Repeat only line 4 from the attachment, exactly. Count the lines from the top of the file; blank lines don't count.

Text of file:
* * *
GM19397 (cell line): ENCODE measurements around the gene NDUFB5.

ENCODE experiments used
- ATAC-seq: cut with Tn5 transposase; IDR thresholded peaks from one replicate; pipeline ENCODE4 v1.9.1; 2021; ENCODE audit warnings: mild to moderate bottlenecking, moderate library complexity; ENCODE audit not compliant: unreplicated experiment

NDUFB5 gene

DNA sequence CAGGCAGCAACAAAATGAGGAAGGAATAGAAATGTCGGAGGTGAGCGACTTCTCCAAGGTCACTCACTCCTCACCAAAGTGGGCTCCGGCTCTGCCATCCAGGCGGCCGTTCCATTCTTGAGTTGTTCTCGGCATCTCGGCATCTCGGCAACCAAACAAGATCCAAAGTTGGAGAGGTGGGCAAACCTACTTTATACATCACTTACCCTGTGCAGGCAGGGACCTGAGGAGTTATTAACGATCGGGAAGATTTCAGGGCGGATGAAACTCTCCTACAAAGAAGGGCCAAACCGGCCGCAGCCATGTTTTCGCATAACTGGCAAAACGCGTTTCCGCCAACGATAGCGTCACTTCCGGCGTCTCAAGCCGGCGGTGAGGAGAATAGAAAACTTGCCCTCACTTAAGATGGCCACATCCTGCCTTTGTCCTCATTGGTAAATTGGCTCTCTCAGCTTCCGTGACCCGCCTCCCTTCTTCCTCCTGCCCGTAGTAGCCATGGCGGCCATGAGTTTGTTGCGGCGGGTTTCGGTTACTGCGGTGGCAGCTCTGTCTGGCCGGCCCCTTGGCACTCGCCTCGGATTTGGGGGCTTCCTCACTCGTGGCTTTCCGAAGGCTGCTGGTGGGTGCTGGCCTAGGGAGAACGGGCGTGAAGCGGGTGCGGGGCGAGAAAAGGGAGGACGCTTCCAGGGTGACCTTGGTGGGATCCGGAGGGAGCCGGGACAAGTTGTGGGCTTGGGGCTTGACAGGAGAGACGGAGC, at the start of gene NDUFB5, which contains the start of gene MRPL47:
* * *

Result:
NDUFB5 gene